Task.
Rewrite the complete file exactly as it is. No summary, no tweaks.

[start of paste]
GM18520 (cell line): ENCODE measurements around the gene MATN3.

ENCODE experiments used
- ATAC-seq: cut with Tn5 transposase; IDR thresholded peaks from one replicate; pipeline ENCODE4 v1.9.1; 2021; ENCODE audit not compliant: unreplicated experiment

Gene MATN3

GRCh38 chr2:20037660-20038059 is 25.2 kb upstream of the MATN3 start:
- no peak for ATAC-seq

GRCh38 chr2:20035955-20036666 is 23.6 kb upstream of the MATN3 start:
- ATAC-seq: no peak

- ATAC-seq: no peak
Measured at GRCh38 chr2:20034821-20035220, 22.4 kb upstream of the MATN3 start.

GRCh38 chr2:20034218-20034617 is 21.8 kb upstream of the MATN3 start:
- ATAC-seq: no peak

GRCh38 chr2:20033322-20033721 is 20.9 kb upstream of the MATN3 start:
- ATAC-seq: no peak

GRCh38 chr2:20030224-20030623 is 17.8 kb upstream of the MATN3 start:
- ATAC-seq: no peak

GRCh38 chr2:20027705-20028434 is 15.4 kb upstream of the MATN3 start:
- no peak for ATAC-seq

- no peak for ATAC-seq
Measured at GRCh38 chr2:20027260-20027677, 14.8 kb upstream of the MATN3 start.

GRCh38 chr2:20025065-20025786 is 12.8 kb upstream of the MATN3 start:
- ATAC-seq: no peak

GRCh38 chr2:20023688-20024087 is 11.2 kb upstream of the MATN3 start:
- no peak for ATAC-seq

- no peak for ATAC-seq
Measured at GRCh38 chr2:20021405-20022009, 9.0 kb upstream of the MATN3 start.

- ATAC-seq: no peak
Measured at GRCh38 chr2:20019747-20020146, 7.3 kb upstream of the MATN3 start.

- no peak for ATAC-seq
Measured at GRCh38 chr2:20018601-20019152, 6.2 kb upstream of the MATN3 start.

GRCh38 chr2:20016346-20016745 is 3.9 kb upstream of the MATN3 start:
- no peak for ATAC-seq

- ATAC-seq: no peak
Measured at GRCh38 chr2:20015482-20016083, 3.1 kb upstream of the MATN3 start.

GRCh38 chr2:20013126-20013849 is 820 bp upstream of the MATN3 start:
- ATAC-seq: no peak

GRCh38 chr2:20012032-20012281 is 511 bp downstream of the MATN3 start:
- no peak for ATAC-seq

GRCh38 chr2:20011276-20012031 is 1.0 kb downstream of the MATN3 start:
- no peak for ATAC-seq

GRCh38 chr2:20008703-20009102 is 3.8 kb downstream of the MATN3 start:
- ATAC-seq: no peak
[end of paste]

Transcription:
GM18520 (cell line): ENCODE measurements around the gene MATN3.

ENCODE experiments used
- ATAC-seq: cut with Tn5 transposase; IDR thresholded peaks from one replicate; pipeline ENCODE4 v1.9.1; 2021; ENCODE audit not compliant: unreplicated experiment

Gene MATN3

GRCh38 chr2:20037660-20038059 is 25.2 kb upstream of the MATN3 start:
- no peak for ATAC-seq

GRCh38 chr2:20035955-20036666 is 23.6 kb upstream of the MATN3 start:
- ATAC-seq: no peak

- ATAC-seq: no peak
Measured at GRCh38 chr2:20034821-20035220, 22.4 kb upstream of the MATN3 start.

GRCh38 chr2:20034218-20034617 is 21.8 kb upstream of the MATN3 start:
- ATAC-seq: no peak

GRCh38 chr2:20033322-20033721 is 20.9 kb upstream of the MATN3 start:
- ATAC-seq: no peak

GRCh38 chr2:20030224-20030623 is 17.8 kb upstream of the MATN3 start:
- ATAC-seq: no peak

GRCh38 chr2:20027705-20028434 is 15.4 kb upstream of the MATN3 start:
- no peak for ATAC-seq

- no peak for ATAC-seq
Measured at GRCh38 chr2:20027260-20027677, 14.8 kb upstream of the MATN3 start.

GRCh38 chr2:20025065-20025786 is 12.8 kb upstream of the MATN3 start:
- ATAC-seq: no peak

GRCh38 chr2:20023688-20024087 is 11.2 kb upstream of the MATN3 start:
- no peak for ATAC-seq

- no peak for ATAC-seq
Measured at GRCh38 chr2:20021405-20022009, 9.0 kb upstream of the MATN3 start.

- ATAC-seq: no peak
Measured at GRCh38 chr2:20019747-20020146, 7.3 kb upstream of the MATN3 start.

- no peak for ATAC-seq
Measured at GRCh38 chr2:20018601-20019152, 6.2 kb upstream of the MATN3 start.

GRCh38 chr2:20016346-20016745 is 3.9 kb upstream of the MATN3 start:
- no peak for ATAC-seq

- ATAC-seq: no peak
Measured at GRCh38 chr2:20015482-20016083, 3.1 kb upstream of the MATN3 start.

GRCh38 chr2:20013126-20013849 is 820 bp upstream of the MATN3 start:
- ATAC-seq: no peak

GRCh38 chr2:20012032-20012281 is 511 bp downstream of the MATN3 start:
- no peak for ATAC-seq

GRCh38 chr2:20011276-20012031 is 1.0 kb downstream of the MATN3 start:
- no peak for ATAC-seq

GRCh38 chr2:20008703-20009102 is 3.8 kb downstream of the MATN3 start:
- ATAC-seq: no peak